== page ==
Mark Sheperdigian has a new brief — but important — article in Pest Management Professional, about the limits of bed bug inspections.
The author is stating truisms known to those who know bed bugs — not radical new insights. And yet it is crucial for the pest management professional working on bed bug cases both to understand these facts — and to communicate them to their customers.
First, Sheperdigian comments on the difficulty of knowing whether a unit is infested:
We can discover with 100 percent certainty that an account is infested; we cannot discover with 100 percent certainty that it is not.
This is the most frustrating factor for people who think they have bed bugs. Many will spend hundreds of dollars in human and canine scent detection and still have no certainty whether they have bed bugs.
Sometimes people feel they have hired a lousy PCO or dog team; sometimes that is so, but the truth is: bed bugs are stealthy and hard to detect. That’s just how Sneaky Simes rolls. And so, Sheperdigian suggests, the key is for bed bug pros to communicate the difficulty of detection.
And Sheperdigian reminds us that “Most infestations are established before they are discovered,” and
This also means that in a multiple-unit dwelling situation such as apartments and senior housing, the units reporting bed bugs are only a portion of the problem. Therefore, a program that begins by treating only units that have reported bed bugs is treating only a portion of the problem. There are almost always units that have a light infestation unbeknownst to the tenants — and units that have heavier infestations unreported by the tenants.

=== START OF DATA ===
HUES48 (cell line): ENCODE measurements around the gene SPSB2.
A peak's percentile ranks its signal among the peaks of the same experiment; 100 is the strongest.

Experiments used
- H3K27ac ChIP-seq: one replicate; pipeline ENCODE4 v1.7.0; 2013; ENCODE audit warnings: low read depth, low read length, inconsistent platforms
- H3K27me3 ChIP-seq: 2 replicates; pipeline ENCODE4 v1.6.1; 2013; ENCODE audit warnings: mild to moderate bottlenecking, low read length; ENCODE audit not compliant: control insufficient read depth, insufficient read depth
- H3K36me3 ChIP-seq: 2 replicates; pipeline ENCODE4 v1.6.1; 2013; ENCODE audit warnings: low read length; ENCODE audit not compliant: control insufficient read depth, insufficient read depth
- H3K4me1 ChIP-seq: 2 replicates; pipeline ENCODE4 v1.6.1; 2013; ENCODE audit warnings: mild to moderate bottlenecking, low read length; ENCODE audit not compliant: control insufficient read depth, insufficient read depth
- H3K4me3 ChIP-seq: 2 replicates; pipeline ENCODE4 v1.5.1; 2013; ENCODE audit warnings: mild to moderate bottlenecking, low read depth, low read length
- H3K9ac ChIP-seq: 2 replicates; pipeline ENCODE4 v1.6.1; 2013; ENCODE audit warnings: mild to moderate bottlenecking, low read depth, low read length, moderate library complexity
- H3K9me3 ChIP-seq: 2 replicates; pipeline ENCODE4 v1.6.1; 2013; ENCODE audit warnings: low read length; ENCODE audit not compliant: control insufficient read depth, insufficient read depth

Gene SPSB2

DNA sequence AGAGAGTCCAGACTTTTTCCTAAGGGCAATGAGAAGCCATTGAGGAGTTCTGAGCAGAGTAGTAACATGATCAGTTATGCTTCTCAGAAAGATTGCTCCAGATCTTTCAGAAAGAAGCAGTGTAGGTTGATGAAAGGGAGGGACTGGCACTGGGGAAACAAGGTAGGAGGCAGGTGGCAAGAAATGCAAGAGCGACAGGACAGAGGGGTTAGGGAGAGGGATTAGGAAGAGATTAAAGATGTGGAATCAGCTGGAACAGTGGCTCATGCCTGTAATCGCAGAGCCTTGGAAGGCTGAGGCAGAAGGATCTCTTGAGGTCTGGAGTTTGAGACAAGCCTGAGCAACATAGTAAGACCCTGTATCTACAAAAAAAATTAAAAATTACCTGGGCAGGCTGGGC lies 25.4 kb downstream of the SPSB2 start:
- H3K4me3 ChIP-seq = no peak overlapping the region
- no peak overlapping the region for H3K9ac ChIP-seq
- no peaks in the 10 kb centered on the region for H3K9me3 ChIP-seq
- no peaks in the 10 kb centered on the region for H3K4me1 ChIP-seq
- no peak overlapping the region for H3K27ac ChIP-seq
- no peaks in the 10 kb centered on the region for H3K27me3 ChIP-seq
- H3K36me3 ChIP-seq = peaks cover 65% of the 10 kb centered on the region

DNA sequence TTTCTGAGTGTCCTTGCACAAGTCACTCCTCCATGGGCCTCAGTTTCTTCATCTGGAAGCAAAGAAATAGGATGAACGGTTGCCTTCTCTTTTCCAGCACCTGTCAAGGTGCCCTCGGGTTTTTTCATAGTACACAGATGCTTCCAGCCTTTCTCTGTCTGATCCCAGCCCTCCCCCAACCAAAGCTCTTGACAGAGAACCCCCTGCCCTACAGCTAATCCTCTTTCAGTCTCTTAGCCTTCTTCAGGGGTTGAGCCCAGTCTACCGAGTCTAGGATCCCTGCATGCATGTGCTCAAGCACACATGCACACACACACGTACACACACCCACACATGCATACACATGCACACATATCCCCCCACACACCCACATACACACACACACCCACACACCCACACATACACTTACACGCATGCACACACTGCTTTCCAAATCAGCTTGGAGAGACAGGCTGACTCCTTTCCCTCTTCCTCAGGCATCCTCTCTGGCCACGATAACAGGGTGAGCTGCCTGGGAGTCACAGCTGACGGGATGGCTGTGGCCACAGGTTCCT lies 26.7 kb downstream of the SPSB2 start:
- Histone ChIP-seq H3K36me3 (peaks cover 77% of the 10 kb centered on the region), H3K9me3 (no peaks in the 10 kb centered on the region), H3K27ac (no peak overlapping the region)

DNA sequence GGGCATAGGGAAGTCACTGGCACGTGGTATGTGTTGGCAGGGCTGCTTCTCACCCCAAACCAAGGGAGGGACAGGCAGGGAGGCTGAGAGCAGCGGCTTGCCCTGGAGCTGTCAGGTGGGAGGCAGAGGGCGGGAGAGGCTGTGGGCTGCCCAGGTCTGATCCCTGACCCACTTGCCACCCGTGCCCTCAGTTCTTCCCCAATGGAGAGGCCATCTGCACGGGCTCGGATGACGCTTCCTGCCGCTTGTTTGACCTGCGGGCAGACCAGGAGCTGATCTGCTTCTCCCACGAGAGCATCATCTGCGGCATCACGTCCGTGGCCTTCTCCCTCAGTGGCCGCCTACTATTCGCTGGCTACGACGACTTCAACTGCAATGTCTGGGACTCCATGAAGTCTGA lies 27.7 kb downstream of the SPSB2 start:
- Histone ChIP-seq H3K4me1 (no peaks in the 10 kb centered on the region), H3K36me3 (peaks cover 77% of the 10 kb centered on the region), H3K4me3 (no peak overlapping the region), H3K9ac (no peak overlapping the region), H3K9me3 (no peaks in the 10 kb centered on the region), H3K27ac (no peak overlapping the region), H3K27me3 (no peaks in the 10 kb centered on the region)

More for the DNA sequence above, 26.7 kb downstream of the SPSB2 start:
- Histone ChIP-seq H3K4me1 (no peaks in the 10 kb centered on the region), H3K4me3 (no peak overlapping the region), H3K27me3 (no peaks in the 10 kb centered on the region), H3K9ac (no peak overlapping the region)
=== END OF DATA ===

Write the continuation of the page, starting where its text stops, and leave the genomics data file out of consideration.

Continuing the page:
Perhaps that is the one piece of information I wish all tenants and landlords knew. People tend to complain about bed bugs if they see them, or if they react to bed bug bites — and even then, they will often hesitate while they explore other possible causes (and in some cases, until they hear for the first time that bed bugs exist!)
When tenants or landlords assume that only those who have complained about bed bugs have bed bugs, we can forgive their ignorance of just how bed bugs work.
The problem is that pest management professionals who know bed bugs should know that there are almost always other infested units.
We hear some PCOs insist customers pay for inspection of adjacent units and/or all of a building’s units.
We hear others try to encourage this but are understandably ignored by customers who just don’t get it, or just can’t afford it. Many of the latter will treat the isolated unit anyway. Only later, it may become fully apparent to the homeowner, tenant, or landlord that this was not enough to get rid of bed bugs in the unit.
Frankly, I think Boston is on to the only possible solution for this problem; the Boston Inspectional Services Department requires landlords to treat all horizontally and vertically adjacent units and inspect the entire building.
Few landlords do this voluntarily. And many buildings end up with seriously chronic bed bug problems.
Here, as in his previous articles on bed bugs, I appreciate Mark Sheperdigian’s knowledge and wisdom. All in all, these are important issues that bed bug professionals and customers need to be aware of.
I know you will want to read the full article: “Know Your Limits in Bed Bug Inspection” at Pest Management Professional.
Thanks to Renee for the tip!